PETOSKEY (WWJ/AP) – A Michigan man whose efforts to keep an eye on his community while wearing a Batman outfit landed him in court has pleaded not guilty.
Mark Wayne Williams, 33, entered the plea Thursday in District Court in Petoskey. Williams was charged with resisting and obstructing police in an investigation, a two-year felony. Since he is a habitual offender, however, he could serve up to 15 years in prison. He’s due back in court Nov. 21.
State troopers arrested Williams on Sept. 29 because they said he refused to leave them alone while they searched for a driver who fled the scene of an accident. Officers said a canine unit was trying to track the suspect and the costumed Williams “kept screwing up the scent.”
Williams has said he had good intentions with his crime-fighting work.
“I don’t want to be a police officer. I think what police officers do is great, but it’s up to each person to take a stand and do something to make things better,” Williams told the Petoskey News-Review. “A lot of times, what I’ve seen from situations I’ve been in, people see something going on and think the police will handle it, but if nobody calls the police or takes a stand, it’s not going to help.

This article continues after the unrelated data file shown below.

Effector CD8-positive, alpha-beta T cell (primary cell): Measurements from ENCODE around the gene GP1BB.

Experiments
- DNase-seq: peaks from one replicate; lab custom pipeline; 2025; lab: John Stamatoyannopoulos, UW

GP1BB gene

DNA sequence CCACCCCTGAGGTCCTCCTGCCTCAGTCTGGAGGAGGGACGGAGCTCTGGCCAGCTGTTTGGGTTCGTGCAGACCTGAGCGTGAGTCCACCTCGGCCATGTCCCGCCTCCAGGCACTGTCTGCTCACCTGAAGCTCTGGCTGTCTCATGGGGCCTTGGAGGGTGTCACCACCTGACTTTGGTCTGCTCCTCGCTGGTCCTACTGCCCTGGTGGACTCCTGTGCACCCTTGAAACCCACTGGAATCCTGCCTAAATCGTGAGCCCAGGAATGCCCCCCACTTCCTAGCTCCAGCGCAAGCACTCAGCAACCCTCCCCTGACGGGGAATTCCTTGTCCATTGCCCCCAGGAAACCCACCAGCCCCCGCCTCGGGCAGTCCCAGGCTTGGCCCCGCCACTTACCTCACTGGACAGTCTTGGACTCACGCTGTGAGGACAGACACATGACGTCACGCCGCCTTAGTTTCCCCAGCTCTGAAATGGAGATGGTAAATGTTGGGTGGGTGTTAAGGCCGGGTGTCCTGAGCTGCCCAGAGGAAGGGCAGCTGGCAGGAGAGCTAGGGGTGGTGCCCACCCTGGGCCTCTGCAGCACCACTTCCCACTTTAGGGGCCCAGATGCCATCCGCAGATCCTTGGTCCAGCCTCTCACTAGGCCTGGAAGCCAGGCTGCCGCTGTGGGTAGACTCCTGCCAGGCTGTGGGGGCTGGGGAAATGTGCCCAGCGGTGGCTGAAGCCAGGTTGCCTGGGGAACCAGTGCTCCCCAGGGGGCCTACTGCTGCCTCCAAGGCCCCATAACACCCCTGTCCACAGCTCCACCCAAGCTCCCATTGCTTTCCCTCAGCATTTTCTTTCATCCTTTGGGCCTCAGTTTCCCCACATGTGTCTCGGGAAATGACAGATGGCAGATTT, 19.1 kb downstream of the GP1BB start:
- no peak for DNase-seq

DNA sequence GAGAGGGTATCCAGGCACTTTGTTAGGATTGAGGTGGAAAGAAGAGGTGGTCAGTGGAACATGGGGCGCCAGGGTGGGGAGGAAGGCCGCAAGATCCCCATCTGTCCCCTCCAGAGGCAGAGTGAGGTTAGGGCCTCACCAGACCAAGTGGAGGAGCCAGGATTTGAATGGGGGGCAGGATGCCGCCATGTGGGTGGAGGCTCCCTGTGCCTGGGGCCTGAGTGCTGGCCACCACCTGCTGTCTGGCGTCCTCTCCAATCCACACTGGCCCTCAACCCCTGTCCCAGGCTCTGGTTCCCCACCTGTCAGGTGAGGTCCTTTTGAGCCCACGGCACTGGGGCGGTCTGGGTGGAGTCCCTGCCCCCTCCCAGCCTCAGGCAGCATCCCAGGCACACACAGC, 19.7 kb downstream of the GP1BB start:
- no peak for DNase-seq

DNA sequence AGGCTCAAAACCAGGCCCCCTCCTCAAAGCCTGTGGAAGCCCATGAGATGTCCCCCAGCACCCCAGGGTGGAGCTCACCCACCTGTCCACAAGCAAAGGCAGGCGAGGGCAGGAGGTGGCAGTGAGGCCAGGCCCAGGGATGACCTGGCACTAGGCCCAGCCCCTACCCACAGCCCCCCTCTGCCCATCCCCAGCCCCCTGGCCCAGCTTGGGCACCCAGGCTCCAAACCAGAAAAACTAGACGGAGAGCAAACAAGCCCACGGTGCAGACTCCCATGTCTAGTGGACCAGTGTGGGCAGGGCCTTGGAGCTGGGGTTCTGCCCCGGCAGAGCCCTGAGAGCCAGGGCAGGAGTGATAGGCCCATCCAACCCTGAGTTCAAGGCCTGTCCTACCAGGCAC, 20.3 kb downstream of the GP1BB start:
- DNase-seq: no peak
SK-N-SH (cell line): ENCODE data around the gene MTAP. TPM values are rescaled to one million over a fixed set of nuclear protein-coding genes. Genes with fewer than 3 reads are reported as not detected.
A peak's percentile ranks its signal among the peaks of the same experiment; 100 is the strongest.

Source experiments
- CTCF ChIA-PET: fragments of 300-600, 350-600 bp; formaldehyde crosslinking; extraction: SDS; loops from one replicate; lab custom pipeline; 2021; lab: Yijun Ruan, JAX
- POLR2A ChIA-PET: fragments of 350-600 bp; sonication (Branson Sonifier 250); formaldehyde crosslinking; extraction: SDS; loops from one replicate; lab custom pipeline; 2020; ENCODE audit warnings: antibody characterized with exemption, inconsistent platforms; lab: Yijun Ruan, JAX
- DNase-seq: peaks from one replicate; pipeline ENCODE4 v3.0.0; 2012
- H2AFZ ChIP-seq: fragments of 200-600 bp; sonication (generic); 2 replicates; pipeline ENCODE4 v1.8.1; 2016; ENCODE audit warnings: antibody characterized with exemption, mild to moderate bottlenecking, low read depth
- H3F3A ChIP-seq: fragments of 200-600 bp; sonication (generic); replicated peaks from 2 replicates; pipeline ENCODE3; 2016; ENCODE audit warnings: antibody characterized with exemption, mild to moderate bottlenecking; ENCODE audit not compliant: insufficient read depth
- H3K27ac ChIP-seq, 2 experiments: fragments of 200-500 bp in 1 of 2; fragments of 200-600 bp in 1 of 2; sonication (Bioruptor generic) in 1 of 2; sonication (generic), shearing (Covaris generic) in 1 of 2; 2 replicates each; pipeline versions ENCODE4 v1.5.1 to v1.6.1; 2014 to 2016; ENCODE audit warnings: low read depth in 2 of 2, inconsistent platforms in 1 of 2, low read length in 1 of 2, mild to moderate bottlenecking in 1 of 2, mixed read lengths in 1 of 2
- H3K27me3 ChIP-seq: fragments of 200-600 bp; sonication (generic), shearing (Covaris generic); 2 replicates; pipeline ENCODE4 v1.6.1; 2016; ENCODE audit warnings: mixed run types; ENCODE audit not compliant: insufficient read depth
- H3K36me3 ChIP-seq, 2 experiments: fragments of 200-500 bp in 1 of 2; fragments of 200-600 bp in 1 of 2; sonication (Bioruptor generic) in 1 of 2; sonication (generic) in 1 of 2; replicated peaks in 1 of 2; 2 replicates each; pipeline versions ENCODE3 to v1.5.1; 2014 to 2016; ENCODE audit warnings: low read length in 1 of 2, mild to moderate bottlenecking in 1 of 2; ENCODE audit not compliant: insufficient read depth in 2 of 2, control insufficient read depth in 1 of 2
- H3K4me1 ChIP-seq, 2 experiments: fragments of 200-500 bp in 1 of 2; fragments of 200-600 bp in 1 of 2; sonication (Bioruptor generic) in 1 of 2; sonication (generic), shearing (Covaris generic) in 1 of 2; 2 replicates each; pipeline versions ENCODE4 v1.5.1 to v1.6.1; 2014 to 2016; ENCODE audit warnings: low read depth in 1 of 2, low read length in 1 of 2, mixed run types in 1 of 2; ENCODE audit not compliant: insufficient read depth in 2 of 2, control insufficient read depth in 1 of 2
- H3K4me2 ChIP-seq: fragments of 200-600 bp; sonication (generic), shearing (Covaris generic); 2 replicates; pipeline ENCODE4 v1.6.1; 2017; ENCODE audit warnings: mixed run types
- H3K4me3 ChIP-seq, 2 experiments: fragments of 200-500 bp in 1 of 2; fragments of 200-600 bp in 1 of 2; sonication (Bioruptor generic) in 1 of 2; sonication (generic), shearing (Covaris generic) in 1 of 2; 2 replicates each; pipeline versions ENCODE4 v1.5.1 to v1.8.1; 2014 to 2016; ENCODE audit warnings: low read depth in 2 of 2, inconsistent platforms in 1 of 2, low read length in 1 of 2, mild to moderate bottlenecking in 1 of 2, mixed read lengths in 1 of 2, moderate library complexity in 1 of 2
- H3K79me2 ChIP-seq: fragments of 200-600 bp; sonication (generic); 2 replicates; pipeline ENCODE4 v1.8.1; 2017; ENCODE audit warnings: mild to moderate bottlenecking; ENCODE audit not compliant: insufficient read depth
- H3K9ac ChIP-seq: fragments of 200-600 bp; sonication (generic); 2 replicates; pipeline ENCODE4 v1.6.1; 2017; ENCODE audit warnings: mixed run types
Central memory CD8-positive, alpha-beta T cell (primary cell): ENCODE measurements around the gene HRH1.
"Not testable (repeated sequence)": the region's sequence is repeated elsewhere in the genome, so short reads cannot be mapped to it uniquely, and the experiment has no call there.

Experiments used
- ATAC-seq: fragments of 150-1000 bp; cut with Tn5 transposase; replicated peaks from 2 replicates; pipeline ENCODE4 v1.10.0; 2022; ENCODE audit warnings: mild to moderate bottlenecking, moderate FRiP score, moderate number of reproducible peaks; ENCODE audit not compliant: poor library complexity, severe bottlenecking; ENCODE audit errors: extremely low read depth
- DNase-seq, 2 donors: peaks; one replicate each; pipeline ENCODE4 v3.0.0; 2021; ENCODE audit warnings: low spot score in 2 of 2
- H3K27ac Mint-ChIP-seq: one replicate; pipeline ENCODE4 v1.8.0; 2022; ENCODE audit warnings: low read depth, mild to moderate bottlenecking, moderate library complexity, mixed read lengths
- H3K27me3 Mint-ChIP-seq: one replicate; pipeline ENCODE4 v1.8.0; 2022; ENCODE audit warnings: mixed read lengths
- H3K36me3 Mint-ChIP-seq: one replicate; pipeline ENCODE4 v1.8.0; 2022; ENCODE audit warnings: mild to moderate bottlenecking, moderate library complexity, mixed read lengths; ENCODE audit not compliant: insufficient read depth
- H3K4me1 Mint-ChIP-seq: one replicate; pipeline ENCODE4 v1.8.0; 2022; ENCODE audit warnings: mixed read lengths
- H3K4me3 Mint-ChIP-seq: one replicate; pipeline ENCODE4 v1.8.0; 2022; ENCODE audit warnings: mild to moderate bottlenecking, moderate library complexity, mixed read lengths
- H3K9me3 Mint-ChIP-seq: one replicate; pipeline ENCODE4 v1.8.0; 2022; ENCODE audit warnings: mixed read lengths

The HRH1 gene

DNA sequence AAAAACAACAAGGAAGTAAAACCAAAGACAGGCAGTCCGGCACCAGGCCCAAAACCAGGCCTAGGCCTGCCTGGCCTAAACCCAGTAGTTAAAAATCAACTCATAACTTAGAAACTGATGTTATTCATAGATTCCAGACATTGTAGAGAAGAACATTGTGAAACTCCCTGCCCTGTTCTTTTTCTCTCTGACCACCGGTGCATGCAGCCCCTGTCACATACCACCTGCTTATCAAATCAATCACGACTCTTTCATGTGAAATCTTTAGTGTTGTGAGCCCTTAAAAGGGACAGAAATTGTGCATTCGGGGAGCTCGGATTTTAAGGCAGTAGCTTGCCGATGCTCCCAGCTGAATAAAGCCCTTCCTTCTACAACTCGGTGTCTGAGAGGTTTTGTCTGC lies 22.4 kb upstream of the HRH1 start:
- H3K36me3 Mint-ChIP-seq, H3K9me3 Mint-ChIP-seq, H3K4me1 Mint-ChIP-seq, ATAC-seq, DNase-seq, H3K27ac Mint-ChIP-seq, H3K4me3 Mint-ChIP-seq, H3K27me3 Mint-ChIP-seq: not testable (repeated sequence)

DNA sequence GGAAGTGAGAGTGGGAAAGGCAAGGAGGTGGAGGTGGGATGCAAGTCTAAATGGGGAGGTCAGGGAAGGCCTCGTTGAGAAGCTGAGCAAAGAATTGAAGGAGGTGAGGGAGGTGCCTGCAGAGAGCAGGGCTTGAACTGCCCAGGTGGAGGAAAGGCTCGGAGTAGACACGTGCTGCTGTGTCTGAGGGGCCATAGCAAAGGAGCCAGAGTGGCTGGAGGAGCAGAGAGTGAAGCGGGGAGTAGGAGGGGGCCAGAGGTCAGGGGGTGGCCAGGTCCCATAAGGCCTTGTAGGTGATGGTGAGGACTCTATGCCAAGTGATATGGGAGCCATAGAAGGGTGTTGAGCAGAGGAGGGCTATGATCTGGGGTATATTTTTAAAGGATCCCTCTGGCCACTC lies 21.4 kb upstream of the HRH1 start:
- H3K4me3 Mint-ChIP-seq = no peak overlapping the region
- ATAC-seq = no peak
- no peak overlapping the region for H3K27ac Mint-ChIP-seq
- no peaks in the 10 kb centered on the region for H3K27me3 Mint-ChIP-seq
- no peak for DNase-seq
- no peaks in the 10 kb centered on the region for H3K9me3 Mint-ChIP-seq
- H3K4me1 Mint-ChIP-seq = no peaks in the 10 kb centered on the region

“Dressing up in my costume, as Batman, is my way of saying that it’s not up to the government to save us.”
Williams said he dresses up as Batman and tries to go out every Friday and Saturday, and sometimes on Thursdays, with a partner who dresses up as Batgirl. They patrol from about 10 p.m. to 3:30 a.m., both on foot and in a vehicle.
It’s not Williams’ first brush with the law as the caped crusader.
In May 2011, police arrested Williams after finding him dressed as Batman on the roof of a local business. Officers say Williams was carrying a baton-type striking weapon, a can of chemical irritant spray and a pair of sand-filled gloves. Although he said he never intended to harm anyone, in September 2011 Williams pleaded guilty to one count of attempted resisting and obstructing a police officer.
In the 2011 incident, Williams was sentenced to six months probation during which he was prohibited from wearing any costumes. At the time, Williams said he was inspired by others who dress as super heroes to prevent crime and reach out to the homeless.
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